A bill aimed to conceal criticism (Haaretz Editorial) Attorney General Yehuda Weinstein is promoting a bill that would restrict freedom of expression.
See you in six months (Yoav Limor, Israel Hayom) For Israel, the next six months will see the culmination of years of overt and covert efforts to curb Iran's nuclear ambitions. 
Displacing Bedouin in the name of a false god (Oudeh Basharat, Haaretz) Go out en masse to Umm al-Hiran to stand by the Bedouin threatened with displacement. 
America retreats from superpower status (Prof. Abraham Ben-Zvi, Israel Hayom) The U.S. is abandoning its role as international mediator to tend to internal affairs, leaving Israel in the dust. 
Haredim also have a birthright (Chaim Levinson, Haaretz) As long as Israel gives money to secular Jews from abroad, the Haredim deserve it, too. 
The fight is not over (Dan Margalit, Israel Hayom) Israel must fight the Iranian nuclear project with the tools that remain in its hands.
Alliance with U.S. is here to stay (Moshe Arens, Haaretz) U.S.-Israeli relationship will overcome all differences of opinion, even on Iran and its nuclear program.
Reviving the Palestine pound to strengthen Palestinian independence (Alex Shams, Maan) The Palestine pound, found now only in tourist markets, is an inconvenient reminder for many Israelis that a cosmopolitan and tolerant society thrived in Palestine before its dismemberment and exile by the emerging Israeli state. One Palestinian researcher, however, is determined to bring the Palestine pound back, this time as the currency of the newly emerging State of Palestine.
Bibi, the bomb, and Behruz (Ilene Prusher, Haaretz) Worry and worst-case scenarios are not the only things that should drive a country's foreign policy.

**From the streets of Iran to the Israeli Border Police
Until one and a half years ago, S., 23, lived with her religious Jewish family in Iran and dreamed of immigrating to Israel. She followed her dream, left behind her family with the help of the Jewish Agency, and today she finished basic training and will be certified as a Border Police fighter. Her family does not want to immigrate, she says. "We talk by phone and internet. I hope in the future they will come here, too. I miss them very much." She learned Hebrew in a Jewish school in Iran, about Israel she learned from TV. "On TV they don't show nice things about Israel, only bad things. The government does not like Israel, but the people don't care. They just want to live well. The people don't like that the government invests so much money in the nuclear program." S. also says the Jews in Iran live well. "The government does not have a problem with the Jews at all. They have a problem with the word Zionism and with Zionist Jews. Although the government laws are tough, life is okay for the Jews - until it's about contact with Israel." S. has a Jewish name and a Persian name. She says that since she was small she wanted to immigrate to Israel and join the IDF. "When I moved to Israel I was asked to give my name in order to receive an ID card. It was the first time in my life I was so moved to use my Jewish name. For me, it was the significant moment of my life." S. joined the Border Police beause "I wanted to be a combat soldier and to have a significant position. I heard about the female combat soldiers of the Border Police and ever since I entered the army I have enjoyed every moment. I found good friends and I am treated well. Everyone here is like a family for me." (Interviewed by Yaron Doron in Yedioth)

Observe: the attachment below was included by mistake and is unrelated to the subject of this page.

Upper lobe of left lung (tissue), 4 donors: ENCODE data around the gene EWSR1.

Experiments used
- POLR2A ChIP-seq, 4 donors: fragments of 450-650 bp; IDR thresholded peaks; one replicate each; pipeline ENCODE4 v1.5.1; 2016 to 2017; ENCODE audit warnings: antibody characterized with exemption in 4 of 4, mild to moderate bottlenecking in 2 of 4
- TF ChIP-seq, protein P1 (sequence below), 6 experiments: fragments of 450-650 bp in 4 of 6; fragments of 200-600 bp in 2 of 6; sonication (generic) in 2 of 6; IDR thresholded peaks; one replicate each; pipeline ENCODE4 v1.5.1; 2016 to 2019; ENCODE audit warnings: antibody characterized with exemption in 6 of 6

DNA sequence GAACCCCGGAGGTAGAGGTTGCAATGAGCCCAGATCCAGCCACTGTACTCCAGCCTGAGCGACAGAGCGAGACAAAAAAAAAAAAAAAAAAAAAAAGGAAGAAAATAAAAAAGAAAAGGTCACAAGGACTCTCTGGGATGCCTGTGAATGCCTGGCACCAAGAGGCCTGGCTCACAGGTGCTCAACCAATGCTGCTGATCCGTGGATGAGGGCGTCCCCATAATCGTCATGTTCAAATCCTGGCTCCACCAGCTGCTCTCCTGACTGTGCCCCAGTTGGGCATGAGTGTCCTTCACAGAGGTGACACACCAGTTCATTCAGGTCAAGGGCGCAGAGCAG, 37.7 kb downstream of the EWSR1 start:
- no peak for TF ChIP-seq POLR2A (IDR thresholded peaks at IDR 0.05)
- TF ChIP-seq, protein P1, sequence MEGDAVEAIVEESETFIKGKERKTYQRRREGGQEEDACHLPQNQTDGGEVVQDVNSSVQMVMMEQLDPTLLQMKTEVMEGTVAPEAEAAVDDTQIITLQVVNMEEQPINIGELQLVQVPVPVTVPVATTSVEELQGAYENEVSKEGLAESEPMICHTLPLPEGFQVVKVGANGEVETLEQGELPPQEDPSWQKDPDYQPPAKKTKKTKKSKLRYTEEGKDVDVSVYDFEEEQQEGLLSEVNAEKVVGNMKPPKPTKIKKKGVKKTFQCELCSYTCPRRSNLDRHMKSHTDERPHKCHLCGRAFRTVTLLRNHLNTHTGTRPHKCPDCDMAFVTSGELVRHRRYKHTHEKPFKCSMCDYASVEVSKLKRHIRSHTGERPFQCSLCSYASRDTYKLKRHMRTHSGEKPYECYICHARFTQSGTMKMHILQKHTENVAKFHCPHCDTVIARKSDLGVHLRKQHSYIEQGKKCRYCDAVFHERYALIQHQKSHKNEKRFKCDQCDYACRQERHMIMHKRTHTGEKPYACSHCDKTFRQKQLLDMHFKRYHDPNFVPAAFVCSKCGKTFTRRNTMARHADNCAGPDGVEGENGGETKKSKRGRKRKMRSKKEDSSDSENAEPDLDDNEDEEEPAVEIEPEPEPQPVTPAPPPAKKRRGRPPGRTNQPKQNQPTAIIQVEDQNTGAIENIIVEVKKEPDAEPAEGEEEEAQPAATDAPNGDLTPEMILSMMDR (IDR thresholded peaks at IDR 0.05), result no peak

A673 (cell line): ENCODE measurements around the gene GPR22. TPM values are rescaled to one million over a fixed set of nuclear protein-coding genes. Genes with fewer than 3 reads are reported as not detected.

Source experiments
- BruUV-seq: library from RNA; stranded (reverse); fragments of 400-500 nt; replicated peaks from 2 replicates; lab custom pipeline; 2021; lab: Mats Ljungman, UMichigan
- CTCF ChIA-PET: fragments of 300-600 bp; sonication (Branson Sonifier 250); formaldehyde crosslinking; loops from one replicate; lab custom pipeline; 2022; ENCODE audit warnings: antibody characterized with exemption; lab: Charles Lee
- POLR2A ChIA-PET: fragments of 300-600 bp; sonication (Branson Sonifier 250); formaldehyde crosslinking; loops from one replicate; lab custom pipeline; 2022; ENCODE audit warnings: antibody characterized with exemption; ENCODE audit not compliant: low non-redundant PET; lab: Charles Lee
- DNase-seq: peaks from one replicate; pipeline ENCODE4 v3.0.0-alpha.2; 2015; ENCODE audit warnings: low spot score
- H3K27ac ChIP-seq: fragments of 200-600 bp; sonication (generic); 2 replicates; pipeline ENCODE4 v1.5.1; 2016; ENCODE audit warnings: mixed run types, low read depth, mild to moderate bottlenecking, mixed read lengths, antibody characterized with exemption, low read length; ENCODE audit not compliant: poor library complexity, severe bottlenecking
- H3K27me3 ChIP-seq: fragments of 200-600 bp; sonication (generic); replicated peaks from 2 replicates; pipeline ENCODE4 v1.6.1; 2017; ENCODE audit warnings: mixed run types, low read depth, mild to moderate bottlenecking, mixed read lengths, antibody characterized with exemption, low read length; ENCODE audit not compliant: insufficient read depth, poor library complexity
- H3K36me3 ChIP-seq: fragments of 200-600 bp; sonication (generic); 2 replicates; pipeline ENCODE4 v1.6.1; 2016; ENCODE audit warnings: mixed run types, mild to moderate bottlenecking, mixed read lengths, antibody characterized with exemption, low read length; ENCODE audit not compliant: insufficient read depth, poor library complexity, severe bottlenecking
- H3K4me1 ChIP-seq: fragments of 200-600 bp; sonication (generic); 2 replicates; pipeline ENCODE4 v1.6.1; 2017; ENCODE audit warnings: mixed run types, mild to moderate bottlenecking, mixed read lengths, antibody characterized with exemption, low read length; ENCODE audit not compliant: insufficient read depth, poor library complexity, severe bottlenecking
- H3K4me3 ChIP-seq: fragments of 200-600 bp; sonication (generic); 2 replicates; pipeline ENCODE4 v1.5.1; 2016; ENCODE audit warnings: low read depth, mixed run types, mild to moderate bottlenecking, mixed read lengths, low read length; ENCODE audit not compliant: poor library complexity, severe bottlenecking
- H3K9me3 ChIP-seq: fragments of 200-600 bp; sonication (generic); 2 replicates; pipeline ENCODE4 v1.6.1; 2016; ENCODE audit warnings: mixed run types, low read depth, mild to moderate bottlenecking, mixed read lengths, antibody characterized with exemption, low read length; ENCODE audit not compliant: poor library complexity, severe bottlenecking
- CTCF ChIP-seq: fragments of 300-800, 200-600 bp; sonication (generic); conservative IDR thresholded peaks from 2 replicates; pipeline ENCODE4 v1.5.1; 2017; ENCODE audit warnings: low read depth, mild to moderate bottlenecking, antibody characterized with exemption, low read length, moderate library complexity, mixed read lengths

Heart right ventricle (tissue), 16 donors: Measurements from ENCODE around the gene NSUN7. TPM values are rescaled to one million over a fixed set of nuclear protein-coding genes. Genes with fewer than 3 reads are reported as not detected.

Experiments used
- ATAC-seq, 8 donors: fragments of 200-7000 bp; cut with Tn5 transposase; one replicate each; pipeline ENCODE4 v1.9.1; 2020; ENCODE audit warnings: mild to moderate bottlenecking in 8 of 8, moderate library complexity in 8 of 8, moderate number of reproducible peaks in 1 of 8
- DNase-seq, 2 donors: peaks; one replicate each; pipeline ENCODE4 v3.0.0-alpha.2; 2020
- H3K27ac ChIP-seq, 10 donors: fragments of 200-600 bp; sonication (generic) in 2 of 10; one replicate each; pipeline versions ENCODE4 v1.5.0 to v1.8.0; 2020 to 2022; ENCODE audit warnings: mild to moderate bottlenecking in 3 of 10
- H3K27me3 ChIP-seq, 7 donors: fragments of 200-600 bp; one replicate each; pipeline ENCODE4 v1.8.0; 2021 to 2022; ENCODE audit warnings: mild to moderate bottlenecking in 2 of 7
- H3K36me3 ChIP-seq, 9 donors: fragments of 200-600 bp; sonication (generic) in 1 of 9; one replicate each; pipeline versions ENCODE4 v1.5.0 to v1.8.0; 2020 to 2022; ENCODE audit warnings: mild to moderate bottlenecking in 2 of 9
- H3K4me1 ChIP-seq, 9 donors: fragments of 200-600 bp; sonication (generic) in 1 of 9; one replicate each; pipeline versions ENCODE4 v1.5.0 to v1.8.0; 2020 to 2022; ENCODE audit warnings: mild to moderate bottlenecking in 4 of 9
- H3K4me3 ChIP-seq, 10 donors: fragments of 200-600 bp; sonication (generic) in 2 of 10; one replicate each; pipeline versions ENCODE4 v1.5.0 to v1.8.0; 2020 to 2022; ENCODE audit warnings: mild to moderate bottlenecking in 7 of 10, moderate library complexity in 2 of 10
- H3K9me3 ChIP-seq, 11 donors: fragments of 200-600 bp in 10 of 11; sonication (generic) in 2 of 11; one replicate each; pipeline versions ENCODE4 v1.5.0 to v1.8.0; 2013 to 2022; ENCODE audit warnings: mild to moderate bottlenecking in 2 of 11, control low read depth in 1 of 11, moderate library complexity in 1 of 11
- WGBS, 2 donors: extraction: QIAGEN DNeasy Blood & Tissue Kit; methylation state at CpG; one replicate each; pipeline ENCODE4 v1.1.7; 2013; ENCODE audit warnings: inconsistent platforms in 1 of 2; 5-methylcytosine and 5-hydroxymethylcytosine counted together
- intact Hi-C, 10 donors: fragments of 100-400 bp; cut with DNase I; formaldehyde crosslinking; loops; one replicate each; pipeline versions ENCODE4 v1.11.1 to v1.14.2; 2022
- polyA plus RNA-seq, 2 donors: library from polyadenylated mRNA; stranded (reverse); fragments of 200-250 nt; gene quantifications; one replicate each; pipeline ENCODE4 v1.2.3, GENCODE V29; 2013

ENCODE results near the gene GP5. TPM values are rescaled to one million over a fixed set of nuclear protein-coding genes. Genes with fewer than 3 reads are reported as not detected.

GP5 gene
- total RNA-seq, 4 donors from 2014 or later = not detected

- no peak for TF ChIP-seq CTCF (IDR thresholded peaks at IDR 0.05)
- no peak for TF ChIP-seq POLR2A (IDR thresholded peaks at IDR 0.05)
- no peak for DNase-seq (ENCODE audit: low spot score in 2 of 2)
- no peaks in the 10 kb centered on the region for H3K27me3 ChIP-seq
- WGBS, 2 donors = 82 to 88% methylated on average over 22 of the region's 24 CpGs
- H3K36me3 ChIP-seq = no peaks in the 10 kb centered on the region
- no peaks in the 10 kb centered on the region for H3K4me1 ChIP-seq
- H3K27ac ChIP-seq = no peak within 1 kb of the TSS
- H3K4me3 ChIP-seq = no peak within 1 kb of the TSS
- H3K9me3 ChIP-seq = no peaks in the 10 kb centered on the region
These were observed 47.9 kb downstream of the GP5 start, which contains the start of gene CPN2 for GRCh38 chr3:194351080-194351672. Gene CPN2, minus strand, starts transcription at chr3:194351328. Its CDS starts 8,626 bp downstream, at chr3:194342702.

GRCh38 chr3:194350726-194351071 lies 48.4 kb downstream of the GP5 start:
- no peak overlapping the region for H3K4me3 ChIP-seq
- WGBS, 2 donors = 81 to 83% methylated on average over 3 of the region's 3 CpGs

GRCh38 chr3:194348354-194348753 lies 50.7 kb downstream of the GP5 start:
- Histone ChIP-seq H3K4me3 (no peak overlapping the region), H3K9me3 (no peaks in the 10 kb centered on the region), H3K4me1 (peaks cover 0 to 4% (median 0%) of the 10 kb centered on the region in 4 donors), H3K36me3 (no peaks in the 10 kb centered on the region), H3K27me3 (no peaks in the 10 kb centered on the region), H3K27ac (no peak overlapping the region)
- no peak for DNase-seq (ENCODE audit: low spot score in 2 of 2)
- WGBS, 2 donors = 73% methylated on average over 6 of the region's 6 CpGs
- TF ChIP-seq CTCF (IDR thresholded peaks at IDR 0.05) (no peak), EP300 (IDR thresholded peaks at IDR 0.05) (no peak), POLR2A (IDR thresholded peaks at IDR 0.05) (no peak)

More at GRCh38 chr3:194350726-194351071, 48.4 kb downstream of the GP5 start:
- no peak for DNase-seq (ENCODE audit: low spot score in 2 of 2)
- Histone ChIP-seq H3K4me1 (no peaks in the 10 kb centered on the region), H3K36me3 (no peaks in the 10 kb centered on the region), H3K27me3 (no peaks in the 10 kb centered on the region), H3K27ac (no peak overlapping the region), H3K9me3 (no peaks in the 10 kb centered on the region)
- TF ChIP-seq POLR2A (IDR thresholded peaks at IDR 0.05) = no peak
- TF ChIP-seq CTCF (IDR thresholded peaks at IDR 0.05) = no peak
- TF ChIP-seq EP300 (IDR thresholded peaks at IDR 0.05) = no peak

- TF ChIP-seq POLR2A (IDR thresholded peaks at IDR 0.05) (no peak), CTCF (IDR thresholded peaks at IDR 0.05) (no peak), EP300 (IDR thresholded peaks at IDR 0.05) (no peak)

Prepared for APN by Orly Halpern, independent freelance journalist based in Jerusalem.